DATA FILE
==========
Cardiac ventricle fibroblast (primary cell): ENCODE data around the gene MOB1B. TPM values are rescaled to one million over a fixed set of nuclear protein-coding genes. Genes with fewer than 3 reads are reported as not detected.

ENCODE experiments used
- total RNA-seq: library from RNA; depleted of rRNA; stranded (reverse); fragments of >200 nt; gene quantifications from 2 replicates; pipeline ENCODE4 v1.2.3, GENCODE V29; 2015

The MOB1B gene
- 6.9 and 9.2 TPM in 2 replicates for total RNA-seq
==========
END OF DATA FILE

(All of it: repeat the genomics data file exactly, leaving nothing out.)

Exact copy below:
Cardiac ventricle fibroblast (primary cell): ENCODE data around the gene MOB1B. TPM values are rescaled to one million over a fixed set of nuclear protein-coding genes. Genes with fewer than 3 reads are reported as not detected.

ENCODE experiments used
- total RNA-seq: library from RNA; depleted of rRNA; stranded (reverse); fragments of >200 nt; gene quantifications from 2 replicates; pipeline ENCODE4 v1.2.3, GENCODE V29; 2015

The MOB1B gene
- 6.9 and 9.2 TPM in 2 replicates for total RNA-seq